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Rendering Efficiency


Tim!
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A common rendering inefficiency amongst many code samples is caused by the repetitive accessing of properties of the Rectangle class in for-loops in the Render method.

Consider the following code sample. The second style is faster because it uses local variables to access the rectangle data. The first style makes repeated subroutine calls to access the rectangle data:

Hidden Content:
using System.Diagnostics;
using System.Drawing;
using System.Windows.Forms;

namespace WindowsFormsApplication1
{
   public partial class Form1 : Form
   {
       public Form1()
       {
           InitializeComponent();
       }

       private void buttonLoops_Click(object sender, System.EventArgs e)
       {
           Cursor.Current = Cursors.WaitCursor;

           Stopwatch sw = new Stopwatch();

           Rectangle rect = new Rectangle(0, 0, 10000, 10000);
           string str = "";

           sw.Start();

           for (int y = rect.Top; y < rect.Bottom; y++)
           {
               for (int x = rect.Left; x < rect.Right; x++)
               {
                   int result = 0;
               }
           }

           sw.Stop();
           str += "Loop 1: " + sw.ElapsedTicks + "\r\n";

           sw.Reset();
           sw.Start();

           int right = rect.Right;
           int left = rect.Left;
           int top = rect.Top;
           int bottom = rect.Bottom;
           for (int y = top; y < bottom; y++)
           {
               for (int x = left; x < right; x++)
               {
                   int result = 0;
               }
           }

           sw.Stop();
           str += "Loop 2: " + sw.ElapsedTicks + "\r\n";

           str += "Ticks per second: " + Stopwatch.Frequency;

           MessageBox.Show(str);

           Cursor.Current = Cursors.Default;
       }
   }
}

Another common problem is unecessary recalculation of for-loop limits every time the loop is executed. Limits should be calculated before the for-loops. In Example 2 below, for an image of 800x600px, it saves 480598 computations (600 + 800 x 600 - 2) in comparison to Example 1:

Hidden Content:
           //
           // Example 1
           //
           int a = ComputeA();
           int b = ComputeB();
           int left = rect.Left;
           int right = rect.Right;
           int top = rect.Top;
           int bottom = rect.Bottom;
           for (int y = top; y < bottom - a; y++)
           {
               for (int x = left; x < right - b; x++)
               {
                   int result = 0;
               }
           }

           //
           // Example 2
           //
           int a = ComputeA();
           int b = ComputeB();
           int left = rect.Left;
           int right = rect.Right - b;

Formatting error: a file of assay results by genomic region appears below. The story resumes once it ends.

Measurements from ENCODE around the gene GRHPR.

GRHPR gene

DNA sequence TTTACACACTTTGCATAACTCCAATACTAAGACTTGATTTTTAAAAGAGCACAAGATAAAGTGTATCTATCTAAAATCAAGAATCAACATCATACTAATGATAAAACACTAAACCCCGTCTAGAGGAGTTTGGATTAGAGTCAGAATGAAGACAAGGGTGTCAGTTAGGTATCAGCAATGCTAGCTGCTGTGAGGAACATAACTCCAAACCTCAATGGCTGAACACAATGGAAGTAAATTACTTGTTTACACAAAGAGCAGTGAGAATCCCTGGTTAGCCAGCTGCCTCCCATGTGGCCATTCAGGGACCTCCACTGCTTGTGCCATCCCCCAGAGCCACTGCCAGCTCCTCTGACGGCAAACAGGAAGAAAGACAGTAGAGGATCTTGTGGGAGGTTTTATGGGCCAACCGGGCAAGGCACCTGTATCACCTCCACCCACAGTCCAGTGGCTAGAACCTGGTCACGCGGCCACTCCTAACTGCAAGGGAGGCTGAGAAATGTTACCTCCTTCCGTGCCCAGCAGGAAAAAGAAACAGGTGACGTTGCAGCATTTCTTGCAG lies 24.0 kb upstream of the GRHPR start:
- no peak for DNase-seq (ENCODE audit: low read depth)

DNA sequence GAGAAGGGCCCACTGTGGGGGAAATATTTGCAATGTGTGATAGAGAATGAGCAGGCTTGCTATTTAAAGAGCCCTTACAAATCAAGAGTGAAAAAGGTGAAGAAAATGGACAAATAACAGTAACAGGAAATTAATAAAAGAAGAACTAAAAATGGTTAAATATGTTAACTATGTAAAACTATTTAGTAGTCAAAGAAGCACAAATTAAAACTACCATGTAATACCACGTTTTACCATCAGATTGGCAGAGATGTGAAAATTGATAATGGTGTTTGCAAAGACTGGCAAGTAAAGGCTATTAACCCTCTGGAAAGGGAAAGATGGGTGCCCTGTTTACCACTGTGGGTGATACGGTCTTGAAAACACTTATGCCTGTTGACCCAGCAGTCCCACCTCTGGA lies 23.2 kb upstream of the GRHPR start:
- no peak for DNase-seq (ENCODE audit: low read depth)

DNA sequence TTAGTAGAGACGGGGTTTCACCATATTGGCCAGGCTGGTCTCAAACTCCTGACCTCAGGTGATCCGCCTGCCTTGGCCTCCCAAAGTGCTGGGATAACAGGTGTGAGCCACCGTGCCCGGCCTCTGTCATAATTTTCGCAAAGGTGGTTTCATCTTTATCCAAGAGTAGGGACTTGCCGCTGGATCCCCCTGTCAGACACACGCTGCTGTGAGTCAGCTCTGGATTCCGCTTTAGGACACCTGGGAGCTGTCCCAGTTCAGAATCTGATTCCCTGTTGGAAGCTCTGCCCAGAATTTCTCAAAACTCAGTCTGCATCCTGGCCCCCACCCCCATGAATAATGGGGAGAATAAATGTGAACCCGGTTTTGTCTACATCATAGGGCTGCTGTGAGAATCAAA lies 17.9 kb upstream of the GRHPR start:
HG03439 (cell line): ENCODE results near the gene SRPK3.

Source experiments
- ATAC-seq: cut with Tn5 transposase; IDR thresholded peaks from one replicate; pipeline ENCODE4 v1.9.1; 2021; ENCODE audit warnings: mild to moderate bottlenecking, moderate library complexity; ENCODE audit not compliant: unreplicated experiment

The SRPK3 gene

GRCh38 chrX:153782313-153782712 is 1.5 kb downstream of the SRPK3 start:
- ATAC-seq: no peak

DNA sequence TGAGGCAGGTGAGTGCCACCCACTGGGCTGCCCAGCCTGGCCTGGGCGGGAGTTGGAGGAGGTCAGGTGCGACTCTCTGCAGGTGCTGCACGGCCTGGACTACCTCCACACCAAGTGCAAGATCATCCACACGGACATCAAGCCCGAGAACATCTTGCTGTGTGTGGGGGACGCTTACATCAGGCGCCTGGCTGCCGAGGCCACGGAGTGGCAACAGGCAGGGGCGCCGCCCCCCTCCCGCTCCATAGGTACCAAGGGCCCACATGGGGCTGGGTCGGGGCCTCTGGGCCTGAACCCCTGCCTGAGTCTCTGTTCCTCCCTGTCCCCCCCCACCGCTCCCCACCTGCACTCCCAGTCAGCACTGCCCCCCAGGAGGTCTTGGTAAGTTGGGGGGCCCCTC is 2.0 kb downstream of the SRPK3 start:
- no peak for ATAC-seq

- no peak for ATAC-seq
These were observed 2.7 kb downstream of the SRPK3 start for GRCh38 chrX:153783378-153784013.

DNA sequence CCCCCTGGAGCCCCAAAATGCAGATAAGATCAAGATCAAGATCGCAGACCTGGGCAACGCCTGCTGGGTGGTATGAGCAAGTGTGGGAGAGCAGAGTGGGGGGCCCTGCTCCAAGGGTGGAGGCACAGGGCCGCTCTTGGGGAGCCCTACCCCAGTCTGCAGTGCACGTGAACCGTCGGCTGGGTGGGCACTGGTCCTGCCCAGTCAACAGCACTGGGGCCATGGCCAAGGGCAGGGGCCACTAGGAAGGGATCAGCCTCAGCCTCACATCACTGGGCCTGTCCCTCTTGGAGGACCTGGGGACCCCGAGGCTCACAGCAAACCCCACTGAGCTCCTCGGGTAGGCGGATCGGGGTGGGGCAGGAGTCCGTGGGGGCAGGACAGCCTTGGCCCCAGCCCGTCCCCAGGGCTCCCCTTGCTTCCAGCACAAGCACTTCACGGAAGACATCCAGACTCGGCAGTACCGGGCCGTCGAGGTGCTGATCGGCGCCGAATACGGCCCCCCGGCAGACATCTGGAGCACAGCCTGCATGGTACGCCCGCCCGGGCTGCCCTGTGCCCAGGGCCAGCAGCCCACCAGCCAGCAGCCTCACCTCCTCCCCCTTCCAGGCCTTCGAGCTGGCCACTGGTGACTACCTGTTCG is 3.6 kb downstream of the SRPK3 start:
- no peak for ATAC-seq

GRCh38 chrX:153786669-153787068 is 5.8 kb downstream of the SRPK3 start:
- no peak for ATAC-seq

int top = rect.Top;
           int bottom = rect.Bottom - a;
           for (int y = top; y < bottom; y++)
           {
               for (int x = left; x < right; x++)
               {
                   int result = 0;
               }
           }

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Just use csc with the optimize code option... or optimize code in visual studio project properties. It does all this.

Also, I believe the Effects API in Paint.NET does some refactoring.

I checked optimise code in project properties (Release). Loop 2 runs 3.64 times faster than Loop 1. Here's my ILDASM where Loop 1 uses call instance and Loop 2 uses ldloc.s:

Hidden Content:
.method private hidebysig instance void buttonLoops_Click(object sender, class [mscorlib]System.EventArgs e) cil managed
{
   .maxstack 5
   .locals init (
       [0] class [system]System.Diagnostics.Stopwatch sw,
       [1] valuetype [system.Drawing]System.Drawing.Rectangle rect,
       [2] string str,
       [3] int32 y,
       [4] int32 x,
       [5] int32 left,
       [6] int32 right,
       [7] int32 top,
       [8] int32 bottom,
       [9] int32 V_9,
       [10] int32 V_10,
       [11] object CS$0$0000,
       [12] object[] CS$0$0001,
       [13] object CS$0$0002,
       [14] object[] CS$0$0003)
   L_0000: call class [system.Windows.Forms]System.Windows.Forms.Cursor [system.Windows.Forms]System.Windows.Forms.Cursors::get_WaitCursor()
   L_0005: call void [system.Windows.Forms]System.Windows.Forms.Cursor::set_Current(class [system.Windows.Forms]System.Windows.Forms.Cursor)
   L_000a: newobj instance void [system]System.Diagnostics.Stopwatch::.ctor()
   L_000f: stloc.0 
   L_0010: ldloca.s rect
   L_0012: ldc.i4.0 
   L_0013: ldc.i4.0 
   L_0014: ldc.i4 0x2710
   L_0019: ldc.i4 0x2710
   L_001e: call instance void [system.Drawing]System.Drawing.Rectangle::.ctor(int32, int32, int32, int32)
   L_0023: ldstr ""
   L_0028: stloc.2 
   L_0029: ldloc.0 
   L_002a: callvirt instance void [system]System.Diagnostics.Stopwatch::Start()
   L_002f: ldloca.s rect
   L_0031: call instance int32 [system.Drawing]System.Drawing.Rectangle::get_Top()
   L_0036: stloc.3 
   L_0037: br.s L_0059
   L_0039: ldloca.s rect
   L_003b: call instance int32 [system.Drawing]System.Drawing.Rectangle::get_Left()
   L_0040: stloc.s x
   L_0042: br.s L_004a
   L_0044: ldloc.s x
   L_0046: ldc.i4.1 
   L_0047: add.ovf 
   L_0048: stloc.s x
   L_004a: ldloc.s x
   L_004c: ldloca.s rect
   L_004e: call instance int32 [system.Drawing]System.Drawing.Rectangle::get_Right()
   L_0053: blt.s L_0044
   L_0055: ldloc.3 
   L_0056: ldc.i4.1 
   L_0057: add.ovf 
   L_0058: stloc.3 
   L_0059: ldloc.3 
   L_005a: ldloca.s rect
   L_005c: call instance int32 [system.Drawing]System.Drawing.Rectangle::get_Bottom()
   L_0061: blt.s L_0039
   L_0063: ldloc.0 
   L_0064: callvirt instance void [system]System.Diagnostics.Stopwatch::Stop()
   L_0069: ldloc.2 
   L_006a: stloc.s CS$0$0000
   L_006c: ldc.i4.4 
   L_006d: newarr object
   L_0072: stloc.s CS$0$0001
   L_0074: ldloc.s CS$0$0001
   L_0076: ldc.i4.0 
   L_0077: ldloc.s CS$0$0000
   L_0079: stelem.ref